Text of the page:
On the other hand, I’ve also had the opportunity to work with the Providence Parks Urban Wildlife Refuge Partnership (PPUWRP). It has been an eye-opening experience, participating in environmental initiatives in the city of Providence, RI to connect urban communities with parks as natural settings. My goal with PPUWRP is to provide support and educational programming for families and to use parks and local green spaces to educate and to spark interest in the wildlife refuge.


Whether we are in the woods away from city or in the middle of downtown, there are learning and connection opportunities that community members can build with nature. From counting oyster catchers in Sandy Point Island to carrion beetles in a park right in the city, this internship has allowed me to realize that conservation and natural experiences can take place anywhere, and that all the members of a community can conserve our local ecosystems and habitats.

For Latino Conservation Week (July 16-24), Michael will be leading a week-long summer camp called Urban Explorers where kids can discover nature in neighborhoods, parks, green spaces and backyards.

Nia Edwards ties Baltimore Latinos to resources at Masonville Cove

In the early 2000s, there was a need to clean up the Baltimore Harbor and dredge material (wood, mud, silt, sand, shell, and debris) from the seafloor. From that project and a robust coalition of partners, Masonville Cove was restored and Masonville Cove Environmental Education Center was born. Located on a restored site along the Patapsco River, the U.S. Fish and Wildlife Service dubbed Masonville Cove one of the nation’s first Urban Wildlife Refuge Partnerships in September 2013. The partnership and education center have since served as a place for local residents and schoolchildren in Baltimore to connect with nature and participate in meaningful stewardship projects. The adjacent communities of Brooklyn and Curtis Bay are geographically isolated and face challenges such as income inequality, concentrated poverty, limited public transportation, high crime, and low high school graduation rates. Today we continue our celebration of Latino Conservation Week with a post written by Nia Edwards, featuring some of the work she’s done to help residents of South Baltimore discover nature in the Chesapeake Bay.


My name is Nia Edwards…

and I am a graduating senior at Towson University double majoring in Spanish and international studies. I am the Latino community outreach liaison working with Hispanic Access Foundation, Living Classrooms and Masonville Cove to serve the local community in South Baltimore. I am responsible for providing the local Latino community with engaging events and materials and bilingual programming in English and Spanish, to foster a better relationship with Masonville Cove and build awareness about environmental conservation. By translating resources to Spanish and offering events in both languages, I help open up the lines of communication and increase accessibility to Masonville Cove resources for members of the local Latino community. For example in February, I led a community program on watersheds that focused on waste management and the impacts of urban debris on our watersheds. We also participated in Project Clean Stream, a Maryland-wide initiative to tackle trash in and around state waterways.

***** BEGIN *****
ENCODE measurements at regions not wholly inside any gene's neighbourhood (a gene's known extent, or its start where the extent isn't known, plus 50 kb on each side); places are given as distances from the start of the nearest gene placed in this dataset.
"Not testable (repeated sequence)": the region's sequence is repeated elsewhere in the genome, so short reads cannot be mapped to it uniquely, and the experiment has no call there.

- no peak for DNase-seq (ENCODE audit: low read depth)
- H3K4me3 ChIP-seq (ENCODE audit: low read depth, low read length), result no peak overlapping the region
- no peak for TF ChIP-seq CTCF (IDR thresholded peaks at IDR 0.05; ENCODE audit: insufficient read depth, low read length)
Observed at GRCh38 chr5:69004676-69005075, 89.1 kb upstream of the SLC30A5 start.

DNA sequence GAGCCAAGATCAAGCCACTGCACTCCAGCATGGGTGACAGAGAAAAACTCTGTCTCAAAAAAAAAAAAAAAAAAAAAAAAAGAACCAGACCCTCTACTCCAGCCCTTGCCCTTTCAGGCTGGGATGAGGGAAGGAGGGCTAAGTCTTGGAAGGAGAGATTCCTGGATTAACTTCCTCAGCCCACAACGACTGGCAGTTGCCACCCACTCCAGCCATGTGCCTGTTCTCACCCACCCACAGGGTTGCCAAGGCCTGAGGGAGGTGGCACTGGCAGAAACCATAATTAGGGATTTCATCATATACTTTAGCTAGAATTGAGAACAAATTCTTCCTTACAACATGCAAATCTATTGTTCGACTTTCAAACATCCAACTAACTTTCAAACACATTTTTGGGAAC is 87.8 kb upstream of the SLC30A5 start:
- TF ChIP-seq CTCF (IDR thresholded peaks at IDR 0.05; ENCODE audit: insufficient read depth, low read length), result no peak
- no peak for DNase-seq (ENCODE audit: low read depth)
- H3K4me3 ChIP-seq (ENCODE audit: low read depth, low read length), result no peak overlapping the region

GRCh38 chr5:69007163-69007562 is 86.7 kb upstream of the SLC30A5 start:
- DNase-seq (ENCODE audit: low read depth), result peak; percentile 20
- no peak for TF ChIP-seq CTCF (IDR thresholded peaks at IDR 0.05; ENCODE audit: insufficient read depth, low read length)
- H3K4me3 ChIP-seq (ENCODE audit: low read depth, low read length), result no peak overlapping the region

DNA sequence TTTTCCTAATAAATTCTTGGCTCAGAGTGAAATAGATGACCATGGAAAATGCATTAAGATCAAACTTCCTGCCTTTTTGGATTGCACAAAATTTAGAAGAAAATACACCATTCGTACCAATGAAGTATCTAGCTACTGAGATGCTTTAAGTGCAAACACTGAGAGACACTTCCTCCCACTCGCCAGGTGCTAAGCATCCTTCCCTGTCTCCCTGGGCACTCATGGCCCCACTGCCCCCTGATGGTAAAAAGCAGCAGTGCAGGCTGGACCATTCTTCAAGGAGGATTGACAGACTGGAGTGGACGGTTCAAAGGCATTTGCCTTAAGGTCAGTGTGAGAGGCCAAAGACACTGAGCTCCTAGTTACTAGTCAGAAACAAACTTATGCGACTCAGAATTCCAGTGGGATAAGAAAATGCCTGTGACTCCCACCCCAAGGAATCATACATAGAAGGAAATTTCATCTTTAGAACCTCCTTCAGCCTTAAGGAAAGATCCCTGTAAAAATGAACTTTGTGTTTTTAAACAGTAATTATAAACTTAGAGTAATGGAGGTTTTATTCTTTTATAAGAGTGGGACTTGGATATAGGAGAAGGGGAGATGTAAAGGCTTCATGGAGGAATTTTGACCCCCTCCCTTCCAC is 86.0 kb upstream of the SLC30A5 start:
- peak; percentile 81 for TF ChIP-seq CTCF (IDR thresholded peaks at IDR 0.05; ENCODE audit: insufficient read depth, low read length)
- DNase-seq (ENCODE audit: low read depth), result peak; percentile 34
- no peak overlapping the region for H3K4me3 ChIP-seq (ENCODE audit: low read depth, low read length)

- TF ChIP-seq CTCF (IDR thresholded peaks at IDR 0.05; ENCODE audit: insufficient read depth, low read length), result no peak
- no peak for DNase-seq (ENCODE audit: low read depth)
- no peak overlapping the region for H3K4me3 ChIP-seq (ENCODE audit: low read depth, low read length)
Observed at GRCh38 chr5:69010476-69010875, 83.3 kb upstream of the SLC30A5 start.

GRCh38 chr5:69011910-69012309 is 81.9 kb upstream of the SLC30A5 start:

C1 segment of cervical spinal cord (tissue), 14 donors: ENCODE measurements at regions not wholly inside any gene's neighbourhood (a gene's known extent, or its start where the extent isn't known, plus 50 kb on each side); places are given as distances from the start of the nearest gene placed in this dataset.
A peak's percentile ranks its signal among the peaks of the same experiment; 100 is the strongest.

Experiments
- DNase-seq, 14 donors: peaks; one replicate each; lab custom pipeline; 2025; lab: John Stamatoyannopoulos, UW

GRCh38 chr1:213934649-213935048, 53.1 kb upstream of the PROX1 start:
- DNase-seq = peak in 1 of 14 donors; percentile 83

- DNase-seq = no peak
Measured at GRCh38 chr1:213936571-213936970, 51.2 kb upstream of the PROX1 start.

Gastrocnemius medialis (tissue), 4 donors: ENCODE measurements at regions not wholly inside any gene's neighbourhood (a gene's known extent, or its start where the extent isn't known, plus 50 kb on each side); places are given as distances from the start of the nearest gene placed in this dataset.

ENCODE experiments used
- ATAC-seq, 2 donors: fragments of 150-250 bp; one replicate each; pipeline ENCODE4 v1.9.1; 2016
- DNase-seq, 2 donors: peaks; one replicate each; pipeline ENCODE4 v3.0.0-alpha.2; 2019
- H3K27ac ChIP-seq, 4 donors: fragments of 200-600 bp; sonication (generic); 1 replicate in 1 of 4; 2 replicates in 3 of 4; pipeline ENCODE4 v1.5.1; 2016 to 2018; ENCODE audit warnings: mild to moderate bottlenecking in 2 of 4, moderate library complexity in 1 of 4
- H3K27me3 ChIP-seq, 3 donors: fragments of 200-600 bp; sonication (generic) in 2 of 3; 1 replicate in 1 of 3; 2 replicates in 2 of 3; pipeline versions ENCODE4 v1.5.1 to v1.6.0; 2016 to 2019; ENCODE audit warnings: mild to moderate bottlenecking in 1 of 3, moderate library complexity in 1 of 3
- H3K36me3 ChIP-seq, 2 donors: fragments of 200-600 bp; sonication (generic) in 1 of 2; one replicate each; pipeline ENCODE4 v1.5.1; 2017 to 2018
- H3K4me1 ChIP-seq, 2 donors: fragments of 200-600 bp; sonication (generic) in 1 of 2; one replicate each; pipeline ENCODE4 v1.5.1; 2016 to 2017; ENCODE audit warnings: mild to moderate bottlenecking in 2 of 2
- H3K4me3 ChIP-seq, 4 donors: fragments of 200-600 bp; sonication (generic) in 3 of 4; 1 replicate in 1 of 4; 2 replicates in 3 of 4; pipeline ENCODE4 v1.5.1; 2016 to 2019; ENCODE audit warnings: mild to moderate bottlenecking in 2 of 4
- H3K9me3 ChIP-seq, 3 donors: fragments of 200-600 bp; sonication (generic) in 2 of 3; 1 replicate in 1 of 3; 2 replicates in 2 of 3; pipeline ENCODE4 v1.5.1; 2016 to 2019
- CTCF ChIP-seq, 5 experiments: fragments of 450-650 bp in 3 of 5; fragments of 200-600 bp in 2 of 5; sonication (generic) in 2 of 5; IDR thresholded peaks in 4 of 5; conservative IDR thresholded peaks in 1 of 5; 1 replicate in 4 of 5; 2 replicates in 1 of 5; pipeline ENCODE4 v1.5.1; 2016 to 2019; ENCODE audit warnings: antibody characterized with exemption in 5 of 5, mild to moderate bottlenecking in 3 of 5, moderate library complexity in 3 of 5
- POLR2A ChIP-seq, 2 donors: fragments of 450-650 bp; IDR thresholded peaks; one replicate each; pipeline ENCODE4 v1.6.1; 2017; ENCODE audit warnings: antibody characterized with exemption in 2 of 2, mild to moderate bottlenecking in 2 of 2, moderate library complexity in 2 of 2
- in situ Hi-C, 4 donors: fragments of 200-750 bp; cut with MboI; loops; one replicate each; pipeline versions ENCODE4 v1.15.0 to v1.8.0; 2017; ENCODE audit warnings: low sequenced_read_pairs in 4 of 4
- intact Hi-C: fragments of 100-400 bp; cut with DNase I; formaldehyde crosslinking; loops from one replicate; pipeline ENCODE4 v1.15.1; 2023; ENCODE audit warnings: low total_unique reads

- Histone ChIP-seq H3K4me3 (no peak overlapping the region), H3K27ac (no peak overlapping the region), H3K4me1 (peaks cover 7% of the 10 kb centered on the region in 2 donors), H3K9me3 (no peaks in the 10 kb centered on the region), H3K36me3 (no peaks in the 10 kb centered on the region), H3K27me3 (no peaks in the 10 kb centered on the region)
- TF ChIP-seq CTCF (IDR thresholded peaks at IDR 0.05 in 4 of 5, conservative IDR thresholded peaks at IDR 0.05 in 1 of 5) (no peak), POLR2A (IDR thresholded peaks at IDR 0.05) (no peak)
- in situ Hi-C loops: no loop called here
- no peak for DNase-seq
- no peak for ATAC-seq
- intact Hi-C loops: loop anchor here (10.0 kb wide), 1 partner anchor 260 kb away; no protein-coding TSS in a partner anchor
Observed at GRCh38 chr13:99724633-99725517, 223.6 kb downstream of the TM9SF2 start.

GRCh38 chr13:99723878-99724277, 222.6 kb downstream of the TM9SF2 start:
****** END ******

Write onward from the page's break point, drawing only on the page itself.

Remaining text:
A reminder that litter negatively impacts wildlife and our environment

Although serving the community is a very fulfilling job, it was initially very challenging for me to address environmental issues with local communities.The environment appeared to take a backseat to basic needs such as housing, food and jobs. Aside from these socioeconomic factors , language also plays a large role and is a barrier when engaging these communities.


Our first clean-up with the community was a lot of fun and seemed to successfully address a lot of these barriers. It was eventful, well-attended, and incorporated a lot of giveaways, while providing food and a safe space for community members to get together. During our Brooklyn clean-up, we served over 100 members and the feedback from the event was fulfilling. We had a free recycling bin giveaway for Baltimore City residents, and provided an opportunity for kids and their families to decorate their bins. Our biggest giveaway, and the one that the community volunteers seemed to enjoy the most, was a free year-long membership to the aquarium. Valued at $125, the winner and their family gained free entry to the aquarium and access to exclusive aquarium events.


Events like these are a reminder of the good work we are doing and continue to do at Masonville Cove. Our goal to bring awareness and create a safe space for community members, specifically in the Latino community is constantly met during these events. For Latino Conservation Week, Nia will be leading a community event at Masonville called “Nosotros Conservamos” which will include a shoreline cleanup, fishing, and a nature walk.

Next, this week, we’ll hear from Hispanic Access Foundation intern Michael Bonilla as he strives to connect Providence, RI residents to green spaces in their communities.